NOXXON commences NOX-H94 Phase IIa trial to treat anemia of chronic disease

Published on December 5, 2012 at 12:50 AM · No Comments

NOXXON Pharma today announced the treatment of the first patients in a Phase IIa clinical trial of its anti-hepcidin Spiegelmer® NOX-H94 to treat anemia associated with chronic disease. This Phase IIa study was initiated following the successful completion of the clinical Phase I program, data from which will be presented at the upcoming ASH (American Society of Hematology) meeting in Atlanta, Georgia, 8-11 Dec 2012. The Phase I program consisted of a comprehensive single and multiple ascending dose study in healthy volunteers and a subsequent human pharmacodynamic study to assess the ability of NOX-H94 to prevent endotoxin-induced hypoferremia in healthy subjects. This endotoxemia study delivered the first clinical evidence that NOX-H94 is capable of neutralizing high levels of hepcidin in humans and maintaining higher serum iron concentrations relative to subjects receiving placebo.

NOX-H94 is the third Spiegelmer® to enter Phase II studies and this study is the fourth Phase IIa trial that NOXXON has started this year. The other Phase IIa studies initiated in 2012 include the NOX-E36 Phase IIa for the treatment of diabetic nephropathy, the NOX-A12 Phase IIa for the treatment of Chronic Lymphocytic Leukemia, and the NOX-A12 Phase IIa for the treatment of Multiple Myeloma.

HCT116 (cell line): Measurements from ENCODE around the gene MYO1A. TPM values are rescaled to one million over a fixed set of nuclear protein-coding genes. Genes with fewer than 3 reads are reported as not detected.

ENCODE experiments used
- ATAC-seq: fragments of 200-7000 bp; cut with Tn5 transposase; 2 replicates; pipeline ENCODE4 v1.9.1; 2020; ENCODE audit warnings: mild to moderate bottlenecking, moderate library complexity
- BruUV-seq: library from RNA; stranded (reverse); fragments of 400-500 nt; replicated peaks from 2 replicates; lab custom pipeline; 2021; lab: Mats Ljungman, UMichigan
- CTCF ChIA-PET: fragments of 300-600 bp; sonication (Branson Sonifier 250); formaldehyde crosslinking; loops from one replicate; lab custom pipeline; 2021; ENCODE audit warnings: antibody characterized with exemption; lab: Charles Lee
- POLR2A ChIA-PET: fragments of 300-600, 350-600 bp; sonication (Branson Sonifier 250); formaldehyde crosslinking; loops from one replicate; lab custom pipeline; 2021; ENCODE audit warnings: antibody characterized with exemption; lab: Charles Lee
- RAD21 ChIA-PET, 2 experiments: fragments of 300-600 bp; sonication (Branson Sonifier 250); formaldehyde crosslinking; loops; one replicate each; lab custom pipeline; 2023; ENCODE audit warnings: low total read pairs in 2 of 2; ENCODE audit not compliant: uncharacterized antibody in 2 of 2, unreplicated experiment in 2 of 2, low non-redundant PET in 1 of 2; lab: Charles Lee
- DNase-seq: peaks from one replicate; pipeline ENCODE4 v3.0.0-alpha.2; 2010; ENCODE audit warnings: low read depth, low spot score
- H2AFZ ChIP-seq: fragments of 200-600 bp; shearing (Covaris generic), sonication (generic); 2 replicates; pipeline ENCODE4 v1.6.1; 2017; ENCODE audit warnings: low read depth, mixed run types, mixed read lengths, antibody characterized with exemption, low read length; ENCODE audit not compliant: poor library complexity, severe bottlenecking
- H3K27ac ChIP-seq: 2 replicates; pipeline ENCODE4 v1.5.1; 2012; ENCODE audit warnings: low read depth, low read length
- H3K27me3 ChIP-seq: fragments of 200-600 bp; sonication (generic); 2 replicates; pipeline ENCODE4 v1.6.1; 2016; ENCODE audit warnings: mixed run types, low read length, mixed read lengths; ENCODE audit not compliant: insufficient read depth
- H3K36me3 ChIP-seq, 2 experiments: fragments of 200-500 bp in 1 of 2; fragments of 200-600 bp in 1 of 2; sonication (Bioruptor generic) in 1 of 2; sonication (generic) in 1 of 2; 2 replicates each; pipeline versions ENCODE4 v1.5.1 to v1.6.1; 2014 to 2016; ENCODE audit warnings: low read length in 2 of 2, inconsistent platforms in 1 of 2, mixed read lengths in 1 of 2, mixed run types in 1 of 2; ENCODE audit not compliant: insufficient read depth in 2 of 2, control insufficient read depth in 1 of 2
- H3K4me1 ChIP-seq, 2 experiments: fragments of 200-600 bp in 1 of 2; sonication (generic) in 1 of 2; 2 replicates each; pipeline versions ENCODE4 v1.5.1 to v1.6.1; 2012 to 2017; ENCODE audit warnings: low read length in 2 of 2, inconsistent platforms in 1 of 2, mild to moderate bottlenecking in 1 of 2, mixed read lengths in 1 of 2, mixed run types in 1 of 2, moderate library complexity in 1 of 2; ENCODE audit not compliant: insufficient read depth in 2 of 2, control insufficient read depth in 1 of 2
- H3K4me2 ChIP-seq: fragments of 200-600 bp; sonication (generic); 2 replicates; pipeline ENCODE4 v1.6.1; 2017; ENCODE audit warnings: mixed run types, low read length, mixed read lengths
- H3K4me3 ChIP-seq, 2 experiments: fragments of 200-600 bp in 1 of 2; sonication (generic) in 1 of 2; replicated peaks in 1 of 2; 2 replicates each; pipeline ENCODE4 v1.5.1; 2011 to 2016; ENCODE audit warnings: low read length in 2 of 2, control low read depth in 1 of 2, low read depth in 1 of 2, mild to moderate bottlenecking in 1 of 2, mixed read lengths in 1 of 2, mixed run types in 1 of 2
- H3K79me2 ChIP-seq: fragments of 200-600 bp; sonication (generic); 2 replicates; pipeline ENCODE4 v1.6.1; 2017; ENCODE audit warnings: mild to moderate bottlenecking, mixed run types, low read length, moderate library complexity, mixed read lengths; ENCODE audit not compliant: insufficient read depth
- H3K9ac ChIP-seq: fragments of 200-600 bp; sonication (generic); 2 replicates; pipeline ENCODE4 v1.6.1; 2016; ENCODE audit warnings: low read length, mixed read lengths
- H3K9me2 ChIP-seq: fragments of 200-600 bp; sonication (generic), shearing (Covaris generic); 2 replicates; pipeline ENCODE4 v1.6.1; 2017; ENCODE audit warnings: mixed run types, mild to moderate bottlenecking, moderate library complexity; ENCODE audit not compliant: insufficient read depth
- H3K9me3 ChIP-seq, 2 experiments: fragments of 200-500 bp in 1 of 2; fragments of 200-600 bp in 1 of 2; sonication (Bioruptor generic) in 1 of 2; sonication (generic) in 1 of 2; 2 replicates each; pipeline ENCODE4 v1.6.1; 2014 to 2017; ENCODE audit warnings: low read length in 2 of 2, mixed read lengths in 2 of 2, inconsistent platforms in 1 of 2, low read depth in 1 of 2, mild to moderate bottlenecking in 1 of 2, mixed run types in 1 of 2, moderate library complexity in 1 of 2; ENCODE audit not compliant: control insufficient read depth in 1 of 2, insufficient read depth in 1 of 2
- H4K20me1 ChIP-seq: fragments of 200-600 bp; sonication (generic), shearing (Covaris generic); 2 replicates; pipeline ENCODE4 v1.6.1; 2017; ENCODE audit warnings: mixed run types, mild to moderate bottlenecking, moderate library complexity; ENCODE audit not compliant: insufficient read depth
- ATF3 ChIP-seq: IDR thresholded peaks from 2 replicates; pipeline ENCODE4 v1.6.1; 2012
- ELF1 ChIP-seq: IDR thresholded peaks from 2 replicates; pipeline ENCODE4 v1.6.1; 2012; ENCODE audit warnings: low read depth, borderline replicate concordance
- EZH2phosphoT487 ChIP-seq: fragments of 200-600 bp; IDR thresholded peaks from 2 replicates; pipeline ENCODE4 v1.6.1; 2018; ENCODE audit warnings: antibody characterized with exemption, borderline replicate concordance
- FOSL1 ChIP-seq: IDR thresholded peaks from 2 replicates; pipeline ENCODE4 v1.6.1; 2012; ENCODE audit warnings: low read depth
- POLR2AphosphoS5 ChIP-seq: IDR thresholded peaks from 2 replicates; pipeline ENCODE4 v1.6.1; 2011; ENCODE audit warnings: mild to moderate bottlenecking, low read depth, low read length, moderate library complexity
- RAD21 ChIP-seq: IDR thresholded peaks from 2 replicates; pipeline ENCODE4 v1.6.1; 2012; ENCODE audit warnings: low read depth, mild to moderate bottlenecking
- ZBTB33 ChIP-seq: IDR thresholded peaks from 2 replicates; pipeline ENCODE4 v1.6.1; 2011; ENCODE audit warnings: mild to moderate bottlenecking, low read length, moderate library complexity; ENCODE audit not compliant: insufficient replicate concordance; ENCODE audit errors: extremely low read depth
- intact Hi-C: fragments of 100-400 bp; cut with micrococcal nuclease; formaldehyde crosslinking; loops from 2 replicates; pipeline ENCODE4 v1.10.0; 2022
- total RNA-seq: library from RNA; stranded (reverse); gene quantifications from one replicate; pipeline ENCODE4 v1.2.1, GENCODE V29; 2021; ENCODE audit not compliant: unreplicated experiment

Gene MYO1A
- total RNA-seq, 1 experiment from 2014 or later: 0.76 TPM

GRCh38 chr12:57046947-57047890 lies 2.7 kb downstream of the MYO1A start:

Excessive concentrations of the peptide hormone hepcidin, which is also called the master regulator of iron homeostasis, occur in some chronic diseases such as cancer, renal disease, or inflammatory diseases. These high hepcidin levels lead to iron restriction, also known as functional iron deficiency: a condition in which iron is blocked inside its cellular stores and is thus unavailable for hemoglobin synthesis. This condition, over time, results in anemia of chronic disease. NOX-H94 inhibits this pathological mechanism by binding and inactivating hepcidin.

The NOX-H94 Phase IIa study is being conducted to investigate the hypothesis that inhibition of hepcidin can raise hemoglobin levels in patients with anemia of chronic disease. The four-week repeated-dose multi-center study will be conducted in Europe in anemic patients with cancer. An open-label pilot phase will be followed by a 3-arm randomized, double-blind, placebo-controlled main phase comparing two different dose-regimens of NOX-H94 with placebo.

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